More stuff coming soon.

Wednesday, October 1, 2008

laughing all the way to the bank...

The title sums up my feelings on Precious Moments, or PM as I've abbreviated it. And that is not in the context of them, PM, laughing at their audience, but at those who probably have found ways to criticize PM and what it does. Even my own cynical self found a few tears in my eyes walking through the Chapel tour and reading some the tributes there sent in honor of loved ones. I enjoyed taking the time to sit outside in the back of the Chapel gardens and just breathe.

As it turned out, Sam Butcher was there the day we visited. I didn't think much of it at the time, figuring that it was a common occurance. He was recovering from some kind of surgery on his ear and couldn't hear well, or at all. His "handler" was there as a buffer, but he was very friendly. Here's a pic, albeit badly lit, of Mr. Butcher and myself...According to Wikipedia, Mr. Butcher doesn't live in the US, but makes his home in The Philippines, only coming stateside during certain season to visit the Chapel. So for that, I feel very fortunate.

One thing I found of interest was his non-PM artwork, which showed a flair for color and cartooning. I liked this painting... And here's some greeting card art he had. Sorry for the poor pics...

The only thing bad about tours of this nature, particularly "Christian" type tours, is that there is a tendency to make things sound a bit too good to be true. Mr. Butcher is not from Missouri, but felt the LORD wanting him to build the PM Chapel at Carthage. Probably so. But it also corresponds to the time Nashville discovered Branson and decided to make it a new Country Music haven. Nor am I being cynical or terse--it made good business sense. The tour version of events was a bit too sugary, and there certainly are Butcher detractors,...but Wikipedia had a more "balanced" account. It wasn't all easy. Mr. Butcher, like us all, is a human being complete with his own flaws. There was some pain that went into the Precious Moments Chapel's coming into being, and that I can respect. My wife's immediate thought wondering if I could work for them. My own thoughts were of is there something I have yet to cartoon, draw, create, and leave behind with some pride and humility? By the way, here's another painting I enjoyed there...

I'm still processing it all, but have concluded in some fashion that I need to return to serious drawing. Too many things half done. Maybe that's what Sam Butcher did--he finished stuff he started.

Monday, September 29, 2008

Precious and few...

First of all, "L'Shanah Tovah!," or "Happy New Year" to all the "tribe" and those who love and care for them. For anyone who actually read the drivel I compose here and has no idea of what this is about--it's Jewish New Year.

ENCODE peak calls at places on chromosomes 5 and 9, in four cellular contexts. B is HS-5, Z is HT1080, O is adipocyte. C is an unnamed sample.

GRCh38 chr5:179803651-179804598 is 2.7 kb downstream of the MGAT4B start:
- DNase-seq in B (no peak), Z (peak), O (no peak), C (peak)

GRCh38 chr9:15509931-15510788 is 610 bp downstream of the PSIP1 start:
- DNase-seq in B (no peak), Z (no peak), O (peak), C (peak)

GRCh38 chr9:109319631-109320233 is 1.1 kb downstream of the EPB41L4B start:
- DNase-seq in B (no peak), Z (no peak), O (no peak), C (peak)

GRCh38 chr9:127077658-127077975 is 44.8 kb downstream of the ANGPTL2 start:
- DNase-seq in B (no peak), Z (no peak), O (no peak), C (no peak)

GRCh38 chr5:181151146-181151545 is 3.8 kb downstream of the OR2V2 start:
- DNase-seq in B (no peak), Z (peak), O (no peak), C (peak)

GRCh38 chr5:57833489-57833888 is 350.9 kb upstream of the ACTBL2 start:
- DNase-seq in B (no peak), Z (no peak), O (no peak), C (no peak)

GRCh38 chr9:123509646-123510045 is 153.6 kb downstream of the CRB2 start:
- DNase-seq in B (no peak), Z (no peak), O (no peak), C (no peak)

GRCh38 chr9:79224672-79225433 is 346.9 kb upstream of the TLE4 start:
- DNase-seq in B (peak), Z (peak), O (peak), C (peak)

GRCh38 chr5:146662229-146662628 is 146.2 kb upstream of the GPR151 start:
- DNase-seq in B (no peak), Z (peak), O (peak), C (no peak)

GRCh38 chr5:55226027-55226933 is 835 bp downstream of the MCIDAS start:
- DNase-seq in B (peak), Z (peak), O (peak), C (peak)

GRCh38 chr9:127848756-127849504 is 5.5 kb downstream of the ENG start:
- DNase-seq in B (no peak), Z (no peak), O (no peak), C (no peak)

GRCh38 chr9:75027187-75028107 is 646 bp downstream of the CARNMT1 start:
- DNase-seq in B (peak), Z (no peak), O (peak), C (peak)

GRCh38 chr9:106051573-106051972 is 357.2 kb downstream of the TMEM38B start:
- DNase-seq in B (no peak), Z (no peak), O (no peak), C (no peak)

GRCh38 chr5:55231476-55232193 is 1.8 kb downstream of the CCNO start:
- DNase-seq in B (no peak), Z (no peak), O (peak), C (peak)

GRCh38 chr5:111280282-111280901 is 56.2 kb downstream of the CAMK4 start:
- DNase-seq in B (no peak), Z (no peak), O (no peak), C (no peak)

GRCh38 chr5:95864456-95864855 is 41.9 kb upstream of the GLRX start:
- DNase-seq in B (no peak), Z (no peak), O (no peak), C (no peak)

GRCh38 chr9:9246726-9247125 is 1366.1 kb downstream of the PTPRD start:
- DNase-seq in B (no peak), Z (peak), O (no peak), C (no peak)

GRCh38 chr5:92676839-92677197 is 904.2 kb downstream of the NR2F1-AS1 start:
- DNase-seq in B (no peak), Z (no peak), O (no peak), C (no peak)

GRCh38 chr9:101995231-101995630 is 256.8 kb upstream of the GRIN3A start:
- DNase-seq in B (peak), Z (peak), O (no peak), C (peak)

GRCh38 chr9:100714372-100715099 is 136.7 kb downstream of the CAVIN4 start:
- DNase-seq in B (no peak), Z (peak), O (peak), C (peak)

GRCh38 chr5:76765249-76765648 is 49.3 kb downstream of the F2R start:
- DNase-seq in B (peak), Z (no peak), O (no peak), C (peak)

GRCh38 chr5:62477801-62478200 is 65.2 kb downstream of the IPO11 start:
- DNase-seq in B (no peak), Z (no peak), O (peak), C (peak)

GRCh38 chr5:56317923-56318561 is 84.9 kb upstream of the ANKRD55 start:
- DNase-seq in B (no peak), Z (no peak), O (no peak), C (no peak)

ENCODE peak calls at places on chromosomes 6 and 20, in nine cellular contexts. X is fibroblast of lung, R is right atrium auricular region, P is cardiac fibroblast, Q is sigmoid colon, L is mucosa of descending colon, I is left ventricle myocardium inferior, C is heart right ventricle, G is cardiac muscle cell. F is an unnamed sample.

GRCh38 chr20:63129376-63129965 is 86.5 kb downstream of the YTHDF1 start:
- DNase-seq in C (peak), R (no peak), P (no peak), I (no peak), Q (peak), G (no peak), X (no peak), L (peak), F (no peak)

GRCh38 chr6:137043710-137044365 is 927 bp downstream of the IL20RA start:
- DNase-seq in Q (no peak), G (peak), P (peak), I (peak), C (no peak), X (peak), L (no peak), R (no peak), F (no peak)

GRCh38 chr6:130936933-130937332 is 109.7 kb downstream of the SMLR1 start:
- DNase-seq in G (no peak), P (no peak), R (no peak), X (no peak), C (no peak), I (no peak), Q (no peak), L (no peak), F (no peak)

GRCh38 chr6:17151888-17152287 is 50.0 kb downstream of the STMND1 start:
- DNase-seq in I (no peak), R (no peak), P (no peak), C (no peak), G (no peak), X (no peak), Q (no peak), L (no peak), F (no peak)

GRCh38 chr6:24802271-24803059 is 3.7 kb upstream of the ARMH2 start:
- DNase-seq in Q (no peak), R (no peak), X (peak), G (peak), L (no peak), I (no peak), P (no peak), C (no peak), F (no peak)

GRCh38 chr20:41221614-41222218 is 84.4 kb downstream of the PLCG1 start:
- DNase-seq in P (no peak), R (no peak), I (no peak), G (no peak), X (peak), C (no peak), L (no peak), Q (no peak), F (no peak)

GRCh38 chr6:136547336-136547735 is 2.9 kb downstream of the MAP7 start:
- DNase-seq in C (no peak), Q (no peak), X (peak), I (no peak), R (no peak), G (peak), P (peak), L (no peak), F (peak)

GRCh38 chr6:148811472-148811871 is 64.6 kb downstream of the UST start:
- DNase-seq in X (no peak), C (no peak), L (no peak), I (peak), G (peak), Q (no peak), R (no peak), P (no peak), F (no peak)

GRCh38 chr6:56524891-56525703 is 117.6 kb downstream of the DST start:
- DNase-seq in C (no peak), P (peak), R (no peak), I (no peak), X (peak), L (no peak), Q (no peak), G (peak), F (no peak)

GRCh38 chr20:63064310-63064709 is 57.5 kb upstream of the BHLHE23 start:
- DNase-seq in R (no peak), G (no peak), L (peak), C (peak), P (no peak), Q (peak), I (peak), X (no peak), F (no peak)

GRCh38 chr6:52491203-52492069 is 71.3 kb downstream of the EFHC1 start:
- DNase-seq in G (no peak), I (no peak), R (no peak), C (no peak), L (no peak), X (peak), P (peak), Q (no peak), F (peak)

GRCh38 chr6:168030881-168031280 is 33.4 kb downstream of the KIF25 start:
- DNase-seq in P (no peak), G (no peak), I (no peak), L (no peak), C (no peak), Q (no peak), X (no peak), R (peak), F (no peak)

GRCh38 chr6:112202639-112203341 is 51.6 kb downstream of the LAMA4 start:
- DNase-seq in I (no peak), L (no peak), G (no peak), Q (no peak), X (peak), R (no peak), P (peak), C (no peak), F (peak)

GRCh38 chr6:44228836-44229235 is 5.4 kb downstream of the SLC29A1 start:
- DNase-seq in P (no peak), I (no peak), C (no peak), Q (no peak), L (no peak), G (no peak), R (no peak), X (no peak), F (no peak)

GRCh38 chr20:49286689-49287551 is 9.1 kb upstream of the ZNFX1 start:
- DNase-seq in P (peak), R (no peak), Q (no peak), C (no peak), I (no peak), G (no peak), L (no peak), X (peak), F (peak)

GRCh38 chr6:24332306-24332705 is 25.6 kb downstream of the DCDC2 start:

Years ago, my mother was a beautician. She once told me I ought to consider being a male beautician because of the money I could make. Oh, I'd be made fun of for sure, with every gay joke, reference, and innuendo that could be made. But she also told me I'd laugh all the way to the bank. This actually has a point, as I'd like to begin to conclude the mini-vacation I took with my wife a week or so back.

The Friday we were to head back to KC we took a morning trip to the "Precious Moments" Chapel, which is outside of Carthage, MO. My wife drug her feet a bit on going thinking the whole thing would be "lame." As it ended up, I had to drag her(figuratively) out of the gift shop so we could head home! I'm sure that PM has its share of detractors. Most "serious" artistes would use words like "kitsch" or "pedestrian" in description. After all, true "artists" aren't suppose to do such things. I got a good dose of that in art school, as guys like Norman Rockwell were looked down on. And the true snobbery takes place by denigrating the audience, or customers, for PM. Similar to those who criticize Jeff Foxworthy for playing to the "Walmart crowd." Maybe so, but like Foxworthy, PM and Sam Butcher(the PM creator) probably laugh all the way to the bank. Or just don't care. Why should they? Maybe they've learned to appreciate those who like what they do, and ignore those that don't. It's what I need to learn to do. We'll start the mini-tour with a fountain that greeted us at the Visitors' Center...

The gardens there were beautiful and peaceful. It was nice to just walk around, see the flowers, enjoy the day, and we couldn't have asked for better weather. Finally we came upon the Chapel...

The inside of the Chapel contained artwork done by Sam Butcher and in the PM style(of course). Here's one of the big panels at the back of the Chapel...It had a very high ceiling. Butcher wanted to emulate what had been done at the Sistine Chapel...

The artwork was divided into scenes from the Tanakh(sorry...I don't like the term "old testament") and from the Messianic Writings(same distain for term "new testament"). This is from the Parable of the Pearl of Great Price...

Outside the Chapel were more grounds with a lake and a "castle"...Butcher made sure there was a cave on the grounds, so to have a place to commemorate the resurrection of the Christ. It's way off in the background of this pic......and here's a close-up with a PM "angel" to signify that He is risen, and not in the "tomb"...

In the gift shop were all sorts of things to buy, including what seemed to be a "'round the year" Christmas store. And huge statuary. Here's one with my wife to give scale. She's about 6', so you get an idea of how large this piece is... Here's Sam Butcher's bust... And another fountain as we were leaving...

I can't fault Butcher for finding something that works for him. It's not an uncommon formula or structure to the PM characters. It's been used before similarly in children's books and by Warren Kremer and the Harvey artists on Casper, Richie Rich and the like. All of them are very round and "child-like." I guess in conclusion, I admire what he has accomplished, but need to find my own "thang."